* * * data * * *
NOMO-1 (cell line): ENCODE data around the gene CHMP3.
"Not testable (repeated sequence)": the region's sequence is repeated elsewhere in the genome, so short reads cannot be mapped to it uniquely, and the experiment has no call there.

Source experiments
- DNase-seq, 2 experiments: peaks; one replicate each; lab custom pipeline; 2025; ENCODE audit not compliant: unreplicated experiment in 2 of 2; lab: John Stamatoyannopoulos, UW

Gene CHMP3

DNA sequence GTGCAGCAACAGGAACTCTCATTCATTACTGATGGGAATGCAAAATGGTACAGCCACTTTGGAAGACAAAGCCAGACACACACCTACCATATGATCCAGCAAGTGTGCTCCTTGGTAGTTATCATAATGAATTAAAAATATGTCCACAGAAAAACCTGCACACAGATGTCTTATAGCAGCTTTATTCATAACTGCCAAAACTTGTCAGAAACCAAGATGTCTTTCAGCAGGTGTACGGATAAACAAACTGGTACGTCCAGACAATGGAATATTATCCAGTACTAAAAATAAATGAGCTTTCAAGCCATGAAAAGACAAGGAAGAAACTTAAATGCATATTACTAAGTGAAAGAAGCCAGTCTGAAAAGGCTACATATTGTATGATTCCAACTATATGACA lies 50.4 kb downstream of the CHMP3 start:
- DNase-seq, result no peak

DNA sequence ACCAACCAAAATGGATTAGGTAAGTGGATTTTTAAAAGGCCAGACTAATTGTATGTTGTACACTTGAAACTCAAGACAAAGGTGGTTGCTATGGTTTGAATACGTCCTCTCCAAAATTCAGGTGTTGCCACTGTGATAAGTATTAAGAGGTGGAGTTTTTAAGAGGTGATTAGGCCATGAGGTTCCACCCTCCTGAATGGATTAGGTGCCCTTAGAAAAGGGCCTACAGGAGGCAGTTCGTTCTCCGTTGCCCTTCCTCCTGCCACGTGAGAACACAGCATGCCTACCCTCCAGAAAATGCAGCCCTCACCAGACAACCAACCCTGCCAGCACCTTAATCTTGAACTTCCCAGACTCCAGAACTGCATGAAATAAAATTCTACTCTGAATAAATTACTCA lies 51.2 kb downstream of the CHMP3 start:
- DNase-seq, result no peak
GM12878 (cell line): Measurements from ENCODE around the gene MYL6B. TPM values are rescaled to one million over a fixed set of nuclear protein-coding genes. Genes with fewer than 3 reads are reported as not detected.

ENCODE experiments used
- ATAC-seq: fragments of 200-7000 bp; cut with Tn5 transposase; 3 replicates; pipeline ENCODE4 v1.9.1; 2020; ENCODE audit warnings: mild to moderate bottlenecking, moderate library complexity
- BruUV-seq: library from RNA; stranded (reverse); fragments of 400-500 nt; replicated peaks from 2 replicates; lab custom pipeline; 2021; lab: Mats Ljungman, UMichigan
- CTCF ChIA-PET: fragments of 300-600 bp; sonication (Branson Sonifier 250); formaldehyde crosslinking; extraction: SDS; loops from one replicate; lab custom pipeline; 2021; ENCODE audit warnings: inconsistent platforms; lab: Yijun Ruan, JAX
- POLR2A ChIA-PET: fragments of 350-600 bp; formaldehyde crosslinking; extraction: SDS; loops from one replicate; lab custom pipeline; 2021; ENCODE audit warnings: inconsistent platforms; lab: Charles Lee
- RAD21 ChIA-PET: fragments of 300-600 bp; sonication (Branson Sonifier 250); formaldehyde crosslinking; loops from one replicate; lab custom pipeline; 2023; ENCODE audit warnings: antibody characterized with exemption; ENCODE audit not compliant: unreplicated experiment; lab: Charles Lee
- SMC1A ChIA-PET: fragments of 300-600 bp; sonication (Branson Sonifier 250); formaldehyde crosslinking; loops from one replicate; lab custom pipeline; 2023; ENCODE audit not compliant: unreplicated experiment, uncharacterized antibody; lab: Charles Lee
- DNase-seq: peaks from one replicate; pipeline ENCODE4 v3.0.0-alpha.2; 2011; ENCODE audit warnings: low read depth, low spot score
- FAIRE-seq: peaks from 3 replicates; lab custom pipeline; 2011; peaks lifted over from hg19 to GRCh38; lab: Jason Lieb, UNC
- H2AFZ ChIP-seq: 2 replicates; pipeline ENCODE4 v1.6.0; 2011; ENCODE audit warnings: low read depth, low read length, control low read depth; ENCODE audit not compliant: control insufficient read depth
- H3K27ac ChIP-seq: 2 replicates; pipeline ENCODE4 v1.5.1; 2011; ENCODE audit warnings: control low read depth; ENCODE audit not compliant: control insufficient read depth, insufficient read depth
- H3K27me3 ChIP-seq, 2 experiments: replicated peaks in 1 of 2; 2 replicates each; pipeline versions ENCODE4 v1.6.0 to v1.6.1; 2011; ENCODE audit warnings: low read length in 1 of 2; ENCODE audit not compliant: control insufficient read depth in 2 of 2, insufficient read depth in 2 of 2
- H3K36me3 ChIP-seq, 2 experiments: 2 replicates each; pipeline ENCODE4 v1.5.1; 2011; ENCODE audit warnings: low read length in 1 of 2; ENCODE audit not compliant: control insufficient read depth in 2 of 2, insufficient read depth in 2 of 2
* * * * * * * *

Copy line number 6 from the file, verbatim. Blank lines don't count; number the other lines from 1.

DNA sequence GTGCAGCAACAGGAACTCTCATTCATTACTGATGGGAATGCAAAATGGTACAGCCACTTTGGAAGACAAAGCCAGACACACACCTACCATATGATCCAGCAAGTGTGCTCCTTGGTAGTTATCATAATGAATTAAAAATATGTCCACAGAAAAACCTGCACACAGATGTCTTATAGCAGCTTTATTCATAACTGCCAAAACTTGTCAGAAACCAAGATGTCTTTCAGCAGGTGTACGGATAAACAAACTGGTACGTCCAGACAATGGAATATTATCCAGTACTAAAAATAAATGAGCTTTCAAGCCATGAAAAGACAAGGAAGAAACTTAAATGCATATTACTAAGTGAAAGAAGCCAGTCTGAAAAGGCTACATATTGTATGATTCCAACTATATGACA lies 50.4 kb downstream of the CHMP3 start: